Dev Update: Upgrade to MonoGame, Score Screen, Diplomacy Voice Recordings, Challenge Maps, Fleet Combat Overhaul, and more!

Recently we released the massive V0.9 update to Predestination, our second last major update before we hit V1.0 and officially enter our final beta phase, at which point we can start delivering all of the remaining content (singleplayer missions, kickstarter backer content etc) and heavily polishing the game up for full release. We’ve been busy working on V1.0 and on a few unannounced things since V0.9 went live, and in this Dev Update we’d like to share details of all of that with you along with an updated estimate on the impending release of V1.0.

The biggest change is that we’ve upgraded the Predestination engine from using parts of the old XNA 3.1 framework to using the newer MonoGame framework. This took considerable work but is now complete and will lead to performance improvements, 64-bit compatibility, memory problems solved, more scope for modders, and possibly even cross-platform support. We’ve also recorded voice lines to spice up the Diplomacy system, added a Score screen after each game to let you know how well you did, and we’re part way through developing the first Challenge Map. Also on the agenda for V1.0 are major improvements to fleet combat (both gameplay and graphics improvements), graphical improvements to weapons, new sound effects, notification improvements, building models, and AI improvements.

Upgrade to MonoGame: Predestination is made in our own custom game engine that was built on top of Microsoft’s XNA 3.1 framework, and unfortunately that has left us with a number of technical limitations that we’ve recently started to run up against. XNA 3.1 is 32-bit (which limits the amount of memory it can use), it doesn’t work with newer versions of the .NET framework that have some memory management tools we want to use, and our engine was limited to DirectX 9. This is why the game can crash with an “out of memory” error after a while even if your computer has plenty of memory left, a problem that will only get more common as we add more content such as new models, ship parts, sound effects, voice clips, and user interface elements to the game.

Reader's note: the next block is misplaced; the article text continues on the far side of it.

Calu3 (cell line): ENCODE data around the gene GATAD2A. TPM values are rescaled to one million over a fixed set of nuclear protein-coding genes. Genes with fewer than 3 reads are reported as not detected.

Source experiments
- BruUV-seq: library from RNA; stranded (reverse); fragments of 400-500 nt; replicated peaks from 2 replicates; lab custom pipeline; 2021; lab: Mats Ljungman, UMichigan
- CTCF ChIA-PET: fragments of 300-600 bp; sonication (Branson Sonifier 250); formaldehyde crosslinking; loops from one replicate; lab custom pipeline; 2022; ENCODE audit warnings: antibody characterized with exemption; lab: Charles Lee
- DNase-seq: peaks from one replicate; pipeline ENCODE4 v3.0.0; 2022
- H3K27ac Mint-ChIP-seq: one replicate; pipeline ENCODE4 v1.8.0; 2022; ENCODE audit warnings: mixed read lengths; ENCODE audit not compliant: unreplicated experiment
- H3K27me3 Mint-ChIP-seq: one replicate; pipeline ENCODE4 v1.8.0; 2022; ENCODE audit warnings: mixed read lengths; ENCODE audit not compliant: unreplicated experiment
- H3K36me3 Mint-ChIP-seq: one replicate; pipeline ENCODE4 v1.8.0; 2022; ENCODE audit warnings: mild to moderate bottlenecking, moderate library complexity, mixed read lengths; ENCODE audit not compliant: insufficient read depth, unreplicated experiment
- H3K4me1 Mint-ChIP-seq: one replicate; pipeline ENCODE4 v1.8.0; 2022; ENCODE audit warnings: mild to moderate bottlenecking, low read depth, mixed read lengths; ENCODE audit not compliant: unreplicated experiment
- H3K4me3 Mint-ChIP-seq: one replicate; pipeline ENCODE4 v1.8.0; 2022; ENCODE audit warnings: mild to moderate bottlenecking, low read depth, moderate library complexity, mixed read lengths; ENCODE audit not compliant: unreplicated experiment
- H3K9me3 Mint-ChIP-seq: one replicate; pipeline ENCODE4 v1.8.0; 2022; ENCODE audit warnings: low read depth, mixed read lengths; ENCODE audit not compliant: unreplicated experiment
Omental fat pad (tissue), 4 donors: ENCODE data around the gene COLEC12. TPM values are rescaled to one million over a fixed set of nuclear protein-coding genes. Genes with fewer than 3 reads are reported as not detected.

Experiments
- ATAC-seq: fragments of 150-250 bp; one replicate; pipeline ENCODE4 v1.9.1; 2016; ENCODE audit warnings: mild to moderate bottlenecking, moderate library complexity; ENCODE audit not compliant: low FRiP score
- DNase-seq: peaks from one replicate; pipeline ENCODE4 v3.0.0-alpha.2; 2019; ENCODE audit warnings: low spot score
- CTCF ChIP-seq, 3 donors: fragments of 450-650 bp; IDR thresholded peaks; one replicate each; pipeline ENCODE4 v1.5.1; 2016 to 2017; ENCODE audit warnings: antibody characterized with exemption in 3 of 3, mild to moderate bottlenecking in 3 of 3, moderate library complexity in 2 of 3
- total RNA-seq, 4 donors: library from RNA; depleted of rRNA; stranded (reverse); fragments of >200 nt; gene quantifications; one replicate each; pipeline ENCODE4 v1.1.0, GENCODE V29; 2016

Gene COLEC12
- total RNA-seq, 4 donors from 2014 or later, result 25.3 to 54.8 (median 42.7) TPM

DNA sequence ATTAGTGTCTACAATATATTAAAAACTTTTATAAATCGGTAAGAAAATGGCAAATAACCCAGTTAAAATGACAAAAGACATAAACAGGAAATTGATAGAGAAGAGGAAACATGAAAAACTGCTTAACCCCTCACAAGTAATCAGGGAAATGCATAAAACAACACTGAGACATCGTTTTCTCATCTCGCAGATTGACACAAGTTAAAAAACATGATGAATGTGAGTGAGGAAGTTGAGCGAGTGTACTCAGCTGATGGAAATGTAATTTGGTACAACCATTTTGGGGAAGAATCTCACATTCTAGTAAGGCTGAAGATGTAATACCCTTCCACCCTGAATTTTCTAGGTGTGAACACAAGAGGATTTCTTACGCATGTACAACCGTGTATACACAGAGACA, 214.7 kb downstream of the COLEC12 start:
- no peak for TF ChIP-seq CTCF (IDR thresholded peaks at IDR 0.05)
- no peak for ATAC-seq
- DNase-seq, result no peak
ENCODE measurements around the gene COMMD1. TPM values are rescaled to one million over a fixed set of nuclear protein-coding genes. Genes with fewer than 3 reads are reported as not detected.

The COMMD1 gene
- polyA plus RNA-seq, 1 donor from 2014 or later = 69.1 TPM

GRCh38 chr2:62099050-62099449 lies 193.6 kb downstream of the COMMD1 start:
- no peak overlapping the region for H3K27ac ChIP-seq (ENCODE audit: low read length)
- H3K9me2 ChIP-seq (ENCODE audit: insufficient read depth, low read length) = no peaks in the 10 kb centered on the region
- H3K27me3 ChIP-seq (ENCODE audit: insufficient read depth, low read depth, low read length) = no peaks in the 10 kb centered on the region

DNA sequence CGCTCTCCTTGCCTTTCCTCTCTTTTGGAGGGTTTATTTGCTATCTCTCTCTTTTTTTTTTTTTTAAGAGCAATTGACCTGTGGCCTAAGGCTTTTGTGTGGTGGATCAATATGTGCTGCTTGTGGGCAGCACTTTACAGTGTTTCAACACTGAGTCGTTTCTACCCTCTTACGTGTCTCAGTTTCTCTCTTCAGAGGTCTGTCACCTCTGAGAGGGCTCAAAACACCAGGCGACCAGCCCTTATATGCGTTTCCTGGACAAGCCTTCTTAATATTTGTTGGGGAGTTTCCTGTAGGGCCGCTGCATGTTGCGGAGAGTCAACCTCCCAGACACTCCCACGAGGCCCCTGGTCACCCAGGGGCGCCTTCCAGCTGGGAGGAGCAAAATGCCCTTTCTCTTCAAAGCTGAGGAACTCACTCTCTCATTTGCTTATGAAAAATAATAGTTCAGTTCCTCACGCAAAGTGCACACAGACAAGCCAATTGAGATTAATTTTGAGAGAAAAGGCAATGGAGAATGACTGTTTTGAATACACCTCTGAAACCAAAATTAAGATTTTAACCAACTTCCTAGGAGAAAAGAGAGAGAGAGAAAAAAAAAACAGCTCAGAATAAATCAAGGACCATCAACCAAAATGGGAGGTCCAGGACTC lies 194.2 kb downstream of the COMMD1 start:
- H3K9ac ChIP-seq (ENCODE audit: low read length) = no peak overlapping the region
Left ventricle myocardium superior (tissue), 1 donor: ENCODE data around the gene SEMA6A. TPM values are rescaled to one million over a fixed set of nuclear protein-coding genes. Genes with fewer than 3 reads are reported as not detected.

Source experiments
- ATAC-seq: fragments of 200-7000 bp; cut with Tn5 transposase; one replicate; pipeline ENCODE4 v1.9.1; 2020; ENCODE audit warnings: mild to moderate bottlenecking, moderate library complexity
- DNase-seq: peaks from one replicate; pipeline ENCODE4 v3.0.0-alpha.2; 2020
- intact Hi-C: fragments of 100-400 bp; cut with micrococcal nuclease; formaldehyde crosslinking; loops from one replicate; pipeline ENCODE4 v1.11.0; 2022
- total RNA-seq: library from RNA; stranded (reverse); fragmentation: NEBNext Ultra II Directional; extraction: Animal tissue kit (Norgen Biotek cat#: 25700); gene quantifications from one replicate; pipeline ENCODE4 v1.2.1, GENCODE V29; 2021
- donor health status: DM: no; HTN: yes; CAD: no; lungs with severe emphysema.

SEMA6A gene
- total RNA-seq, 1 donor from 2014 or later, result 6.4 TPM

The latest Steam Hardware Survey shows that over 97% of gamers now use a 64 bit operating system, so we finally decided to upgrade from XNA 3.1 to Monogame, the open-source replacement for XNA 4.0 that has 64-bit support, Direct X 10+ support, etc. Switching frameworks like this is a huge undertaking as there are a lot of differences between the two versions, but we wouldn’t be doing it if it weren’t absolutely necessary. It took us a few weeks to make the switch but I’m happy to report that the game now runs properly on Monogame, all we have left to fix is a number of graphical problems and minor bugs that should take no more than another week of work, and then we can get back to finishing the update.

So what are the benefits to you of the new framework? The game should render faster and take up less memory when we’re done, and it will now be able to use more memory when it needs it, so we have the capacity to add new things like voice lines. It also opens the scope of the game for modding purposes as players can make very large mods without worrying about memory issues, and it fixes a number of stubborn crashes and graphical bugs some players currently experience. Monogame also has great cross-platform support so it should be easier for us to release Linux and Mac versions after the main release or even port the game to other platforms.


Score Screen: One small feature of 4X games that always helps increase replayability is a score system, which gives you points at the end of each game. As we continue to add challenge maps and singleplayer missions, you’ll also want some way of knowing how well you did in those. We’ve added a new score screen that pops up at the end of every sandbox mode game, singleplayer mission and challenge map with points for things like number of planets colonised and technologies researched. There are points for the type of victory, eliminated races, extra points for rifts investigated and peace treaties mediated, and also a speed bonus depending on how quickly you win the game and what size the galaxy is. Below is the score screen after winning a colossal galaxy sandbox game via technological superiority in 856 turns.